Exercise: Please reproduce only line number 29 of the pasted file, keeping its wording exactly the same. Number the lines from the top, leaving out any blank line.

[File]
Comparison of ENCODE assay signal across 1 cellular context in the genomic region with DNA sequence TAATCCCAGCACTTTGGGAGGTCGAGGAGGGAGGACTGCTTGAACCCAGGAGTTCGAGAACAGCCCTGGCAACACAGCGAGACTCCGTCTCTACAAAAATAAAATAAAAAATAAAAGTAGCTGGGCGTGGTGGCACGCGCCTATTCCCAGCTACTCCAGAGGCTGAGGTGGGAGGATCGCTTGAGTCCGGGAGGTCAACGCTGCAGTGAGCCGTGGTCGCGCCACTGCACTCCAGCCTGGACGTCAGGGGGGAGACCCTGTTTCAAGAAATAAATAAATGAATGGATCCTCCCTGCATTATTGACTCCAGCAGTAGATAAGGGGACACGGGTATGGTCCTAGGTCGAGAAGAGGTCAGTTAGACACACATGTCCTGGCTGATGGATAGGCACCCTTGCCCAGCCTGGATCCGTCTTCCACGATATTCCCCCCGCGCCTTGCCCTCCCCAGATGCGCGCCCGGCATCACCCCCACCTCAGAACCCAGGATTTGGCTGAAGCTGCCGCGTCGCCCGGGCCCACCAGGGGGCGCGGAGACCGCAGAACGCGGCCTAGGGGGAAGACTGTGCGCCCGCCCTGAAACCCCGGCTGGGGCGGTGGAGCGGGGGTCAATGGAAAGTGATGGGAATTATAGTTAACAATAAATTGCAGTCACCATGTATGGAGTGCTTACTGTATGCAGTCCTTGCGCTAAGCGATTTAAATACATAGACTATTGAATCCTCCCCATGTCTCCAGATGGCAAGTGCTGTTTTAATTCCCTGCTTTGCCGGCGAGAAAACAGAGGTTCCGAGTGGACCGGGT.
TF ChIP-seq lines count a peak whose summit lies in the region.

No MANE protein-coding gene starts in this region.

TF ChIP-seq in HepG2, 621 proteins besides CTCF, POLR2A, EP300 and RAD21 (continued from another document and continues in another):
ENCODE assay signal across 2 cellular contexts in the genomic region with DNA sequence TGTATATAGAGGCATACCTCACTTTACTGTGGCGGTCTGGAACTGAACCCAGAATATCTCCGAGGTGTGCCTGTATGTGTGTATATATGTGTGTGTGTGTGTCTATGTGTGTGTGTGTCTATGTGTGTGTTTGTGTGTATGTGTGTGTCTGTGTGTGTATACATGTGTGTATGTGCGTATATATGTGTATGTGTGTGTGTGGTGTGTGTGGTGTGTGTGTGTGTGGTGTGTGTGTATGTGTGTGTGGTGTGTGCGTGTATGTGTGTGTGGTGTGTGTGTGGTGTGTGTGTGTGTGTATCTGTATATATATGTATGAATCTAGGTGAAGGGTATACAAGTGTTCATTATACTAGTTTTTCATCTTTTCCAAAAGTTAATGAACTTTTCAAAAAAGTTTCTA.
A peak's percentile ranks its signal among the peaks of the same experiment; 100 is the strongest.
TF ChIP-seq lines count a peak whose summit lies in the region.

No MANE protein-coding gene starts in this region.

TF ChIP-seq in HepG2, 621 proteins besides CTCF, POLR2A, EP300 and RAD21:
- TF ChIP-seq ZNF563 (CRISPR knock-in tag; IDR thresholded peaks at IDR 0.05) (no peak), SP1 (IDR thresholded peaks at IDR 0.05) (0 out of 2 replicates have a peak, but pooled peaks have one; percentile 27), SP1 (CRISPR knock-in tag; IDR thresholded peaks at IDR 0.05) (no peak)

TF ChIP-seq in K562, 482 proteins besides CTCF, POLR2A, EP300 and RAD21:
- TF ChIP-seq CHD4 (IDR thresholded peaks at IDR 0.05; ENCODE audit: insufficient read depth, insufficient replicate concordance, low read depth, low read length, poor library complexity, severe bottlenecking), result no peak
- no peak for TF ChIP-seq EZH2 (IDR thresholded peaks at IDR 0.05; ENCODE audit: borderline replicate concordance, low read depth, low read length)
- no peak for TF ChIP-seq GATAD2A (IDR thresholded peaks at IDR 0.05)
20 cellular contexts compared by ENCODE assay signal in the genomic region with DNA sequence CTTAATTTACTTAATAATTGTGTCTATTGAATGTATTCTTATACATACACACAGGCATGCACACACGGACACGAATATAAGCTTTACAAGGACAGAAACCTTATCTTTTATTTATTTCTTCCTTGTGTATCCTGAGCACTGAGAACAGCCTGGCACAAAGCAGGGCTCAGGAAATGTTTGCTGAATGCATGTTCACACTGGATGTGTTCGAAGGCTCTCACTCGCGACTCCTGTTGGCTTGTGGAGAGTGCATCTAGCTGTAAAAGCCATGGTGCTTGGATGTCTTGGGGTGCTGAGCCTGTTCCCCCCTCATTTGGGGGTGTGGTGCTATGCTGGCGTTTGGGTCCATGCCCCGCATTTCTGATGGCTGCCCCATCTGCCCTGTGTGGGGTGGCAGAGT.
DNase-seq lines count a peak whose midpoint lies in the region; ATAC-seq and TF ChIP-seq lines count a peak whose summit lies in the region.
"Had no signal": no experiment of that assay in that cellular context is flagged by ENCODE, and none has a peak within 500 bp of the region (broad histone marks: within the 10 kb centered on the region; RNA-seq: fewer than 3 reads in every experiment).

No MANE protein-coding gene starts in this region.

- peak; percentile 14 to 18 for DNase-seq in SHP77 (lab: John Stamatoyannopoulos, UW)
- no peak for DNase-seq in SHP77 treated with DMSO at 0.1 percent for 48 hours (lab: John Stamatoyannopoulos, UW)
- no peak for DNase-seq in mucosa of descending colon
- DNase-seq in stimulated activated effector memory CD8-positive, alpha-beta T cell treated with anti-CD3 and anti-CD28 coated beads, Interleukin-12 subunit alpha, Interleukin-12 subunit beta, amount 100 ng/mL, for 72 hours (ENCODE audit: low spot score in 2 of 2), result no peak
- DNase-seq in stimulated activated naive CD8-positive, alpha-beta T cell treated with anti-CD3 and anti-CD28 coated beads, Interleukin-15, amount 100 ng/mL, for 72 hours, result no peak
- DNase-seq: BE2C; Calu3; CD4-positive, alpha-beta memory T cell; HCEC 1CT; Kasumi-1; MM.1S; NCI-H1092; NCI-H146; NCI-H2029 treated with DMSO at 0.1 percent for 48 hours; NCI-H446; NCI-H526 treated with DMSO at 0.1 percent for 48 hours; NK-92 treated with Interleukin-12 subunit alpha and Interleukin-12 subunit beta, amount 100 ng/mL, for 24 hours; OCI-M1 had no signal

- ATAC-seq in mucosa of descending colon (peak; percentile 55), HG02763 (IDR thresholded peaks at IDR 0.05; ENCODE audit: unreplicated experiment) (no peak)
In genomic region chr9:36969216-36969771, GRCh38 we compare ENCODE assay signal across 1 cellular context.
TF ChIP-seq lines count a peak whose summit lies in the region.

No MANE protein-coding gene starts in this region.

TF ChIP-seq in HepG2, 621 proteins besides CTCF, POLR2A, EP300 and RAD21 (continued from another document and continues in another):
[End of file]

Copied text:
TF ChIP-seq in HepG2, 621 proteins besides CTCF, POLR2A, EP300 and RAD21 (continued from another document and continues in another):